Venison is the generic term for meat from deer. There are six species of deer in this country, all producing venison with their own distinctive tastes.
Venison season traditionally runs from October to December. The word ‘venison’ is derived from the Latin word ‘venari’ meaning to hunt or pursue. It originally meant the meat of any game animal before it became more widely accepted as the meat of a deer (or an antelope in South Africa!).
But it can be used in reference to any part of the animal – if it can be consumed then it’s venison – and yes, that includes the internal organs!
Venison is an incredibly versatile meat. You can enjoy it as a steak, tenderloin, roast, sausage, jerky and minced meat. Maybe that’s why it’s often mistaken for beef, another adaptable meat.
If you’re trying to compare the two, remember that venison is richer than beef. Cuts of venison also tend to have a finer texture and are normally a lot leaner than the corresponding cuts of beef. The leanness of venison is one of the reasons why it’s widely considered by modern nutritionists to be incredibly healthy.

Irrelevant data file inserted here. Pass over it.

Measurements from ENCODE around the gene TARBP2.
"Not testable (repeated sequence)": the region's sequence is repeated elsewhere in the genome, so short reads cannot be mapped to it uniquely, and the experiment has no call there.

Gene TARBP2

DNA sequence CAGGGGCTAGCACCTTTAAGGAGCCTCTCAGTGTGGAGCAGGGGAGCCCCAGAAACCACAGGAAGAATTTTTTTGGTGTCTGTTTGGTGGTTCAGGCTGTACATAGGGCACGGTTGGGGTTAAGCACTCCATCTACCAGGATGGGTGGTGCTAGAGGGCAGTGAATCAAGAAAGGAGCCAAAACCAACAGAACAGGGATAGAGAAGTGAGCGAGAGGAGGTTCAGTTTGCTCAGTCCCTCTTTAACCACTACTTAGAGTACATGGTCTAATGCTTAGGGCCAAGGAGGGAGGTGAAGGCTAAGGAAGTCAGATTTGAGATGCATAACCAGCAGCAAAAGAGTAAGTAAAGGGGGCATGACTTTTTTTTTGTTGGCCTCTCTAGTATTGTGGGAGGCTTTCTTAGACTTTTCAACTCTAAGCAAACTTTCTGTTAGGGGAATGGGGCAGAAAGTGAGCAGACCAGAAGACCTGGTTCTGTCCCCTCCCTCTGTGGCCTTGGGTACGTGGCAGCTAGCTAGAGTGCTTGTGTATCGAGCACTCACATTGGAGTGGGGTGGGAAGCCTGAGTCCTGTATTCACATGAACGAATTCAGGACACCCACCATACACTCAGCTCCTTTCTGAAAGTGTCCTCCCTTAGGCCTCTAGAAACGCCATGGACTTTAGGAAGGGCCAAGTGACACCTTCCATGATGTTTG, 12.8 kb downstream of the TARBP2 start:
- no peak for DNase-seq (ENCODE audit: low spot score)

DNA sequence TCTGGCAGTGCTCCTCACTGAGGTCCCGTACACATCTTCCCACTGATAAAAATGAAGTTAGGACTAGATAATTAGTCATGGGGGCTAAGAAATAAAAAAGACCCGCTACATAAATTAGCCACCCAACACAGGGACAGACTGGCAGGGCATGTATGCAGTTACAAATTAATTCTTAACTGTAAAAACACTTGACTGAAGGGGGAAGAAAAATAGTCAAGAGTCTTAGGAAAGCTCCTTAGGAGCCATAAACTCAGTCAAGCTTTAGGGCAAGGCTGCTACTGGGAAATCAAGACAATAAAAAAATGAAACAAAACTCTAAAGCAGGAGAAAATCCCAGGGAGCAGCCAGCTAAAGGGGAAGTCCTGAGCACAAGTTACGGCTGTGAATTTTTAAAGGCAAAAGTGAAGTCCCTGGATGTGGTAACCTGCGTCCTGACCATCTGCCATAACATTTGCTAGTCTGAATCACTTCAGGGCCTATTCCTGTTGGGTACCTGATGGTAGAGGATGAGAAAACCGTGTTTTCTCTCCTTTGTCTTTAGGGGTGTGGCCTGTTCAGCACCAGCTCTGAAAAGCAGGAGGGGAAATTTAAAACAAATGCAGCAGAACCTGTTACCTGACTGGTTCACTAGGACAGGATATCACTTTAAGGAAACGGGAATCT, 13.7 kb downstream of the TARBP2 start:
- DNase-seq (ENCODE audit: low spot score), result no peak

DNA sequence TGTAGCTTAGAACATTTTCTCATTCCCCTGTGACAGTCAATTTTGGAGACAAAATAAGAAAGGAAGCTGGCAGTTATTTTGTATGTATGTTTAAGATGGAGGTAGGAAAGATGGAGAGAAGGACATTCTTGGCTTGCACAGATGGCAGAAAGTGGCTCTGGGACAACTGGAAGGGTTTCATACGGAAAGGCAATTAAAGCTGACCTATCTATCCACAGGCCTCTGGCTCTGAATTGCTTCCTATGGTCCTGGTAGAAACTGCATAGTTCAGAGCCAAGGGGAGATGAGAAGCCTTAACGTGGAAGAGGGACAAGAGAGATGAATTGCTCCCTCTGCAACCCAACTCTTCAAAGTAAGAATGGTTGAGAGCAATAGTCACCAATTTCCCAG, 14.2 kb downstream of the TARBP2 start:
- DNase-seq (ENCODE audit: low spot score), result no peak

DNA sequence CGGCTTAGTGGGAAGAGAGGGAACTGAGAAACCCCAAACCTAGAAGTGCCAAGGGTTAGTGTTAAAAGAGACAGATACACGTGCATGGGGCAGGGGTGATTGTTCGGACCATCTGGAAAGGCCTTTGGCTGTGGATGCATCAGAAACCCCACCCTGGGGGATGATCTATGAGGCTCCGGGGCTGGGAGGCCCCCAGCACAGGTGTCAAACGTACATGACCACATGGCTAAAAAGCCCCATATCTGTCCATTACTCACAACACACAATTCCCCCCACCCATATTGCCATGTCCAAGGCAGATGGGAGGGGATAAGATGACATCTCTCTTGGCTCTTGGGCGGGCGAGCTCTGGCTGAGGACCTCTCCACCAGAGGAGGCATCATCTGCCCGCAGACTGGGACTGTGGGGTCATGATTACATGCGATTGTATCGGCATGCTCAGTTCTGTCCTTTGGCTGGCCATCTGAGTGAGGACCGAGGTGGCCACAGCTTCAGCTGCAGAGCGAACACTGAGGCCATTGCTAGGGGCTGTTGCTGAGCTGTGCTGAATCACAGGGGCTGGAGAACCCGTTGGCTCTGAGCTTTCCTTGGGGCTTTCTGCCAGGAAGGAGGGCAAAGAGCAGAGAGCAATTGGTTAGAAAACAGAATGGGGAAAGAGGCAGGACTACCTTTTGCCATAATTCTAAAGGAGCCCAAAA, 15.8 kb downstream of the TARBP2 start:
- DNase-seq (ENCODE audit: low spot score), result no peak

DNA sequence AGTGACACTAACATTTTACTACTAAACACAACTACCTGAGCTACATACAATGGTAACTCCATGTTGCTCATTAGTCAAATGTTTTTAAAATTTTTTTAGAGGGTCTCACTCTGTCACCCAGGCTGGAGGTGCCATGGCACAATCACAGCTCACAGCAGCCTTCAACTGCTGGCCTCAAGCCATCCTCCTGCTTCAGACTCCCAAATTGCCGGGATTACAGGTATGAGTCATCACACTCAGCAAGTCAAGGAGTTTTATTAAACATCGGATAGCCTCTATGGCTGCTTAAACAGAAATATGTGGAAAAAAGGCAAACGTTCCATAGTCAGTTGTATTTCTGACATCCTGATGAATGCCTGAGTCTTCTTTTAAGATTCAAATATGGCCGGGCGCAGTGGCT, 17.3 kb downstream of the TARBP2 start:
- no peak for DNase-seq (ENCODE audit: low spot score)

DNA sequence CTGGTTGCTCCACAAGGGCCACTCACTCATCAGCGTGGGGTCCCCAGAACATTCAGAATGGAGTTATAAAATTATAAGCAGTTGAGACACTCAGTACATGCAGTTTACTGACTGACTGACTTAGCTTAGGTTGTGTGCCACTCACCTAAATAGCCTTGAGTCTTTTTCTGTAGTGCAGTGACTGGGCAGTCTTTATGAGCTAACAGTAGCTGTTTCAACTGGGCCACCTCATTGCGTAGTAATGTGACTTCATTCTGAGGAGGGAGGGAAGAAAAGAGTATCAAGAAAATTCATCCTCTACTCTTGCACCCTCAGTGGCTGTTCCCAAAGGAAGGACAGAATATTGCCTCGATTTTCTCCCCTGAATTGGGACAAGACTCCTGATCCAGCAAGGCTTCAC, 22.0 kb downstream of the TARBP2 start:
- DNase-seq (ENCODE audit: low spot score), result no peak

The health factor also comes from the life of the deer itself since they’re inherently wild animals and sustain themselves on grass and wild plants – so have some venison today and enjoy the health benefits!
Did you know you can enjoy the organ meats from deer? These days we call them ‘offal’, but they were traditionally called umbles (taken from the Middle English ‘noumbles’).
It is this term that supposedly formed the origins of the phrase ‘humble pie,’ meaning a pie made from the organs of the deer.
If venison is tempting you this season, try out a couple of these recipes: Moroccan style Squash and Venison Tagine, Venison, Stilton and Rosemary pasties, Venison and Rhubarb Chutney, Venison Steak with Stroganoff Sauce and Shoestring Fries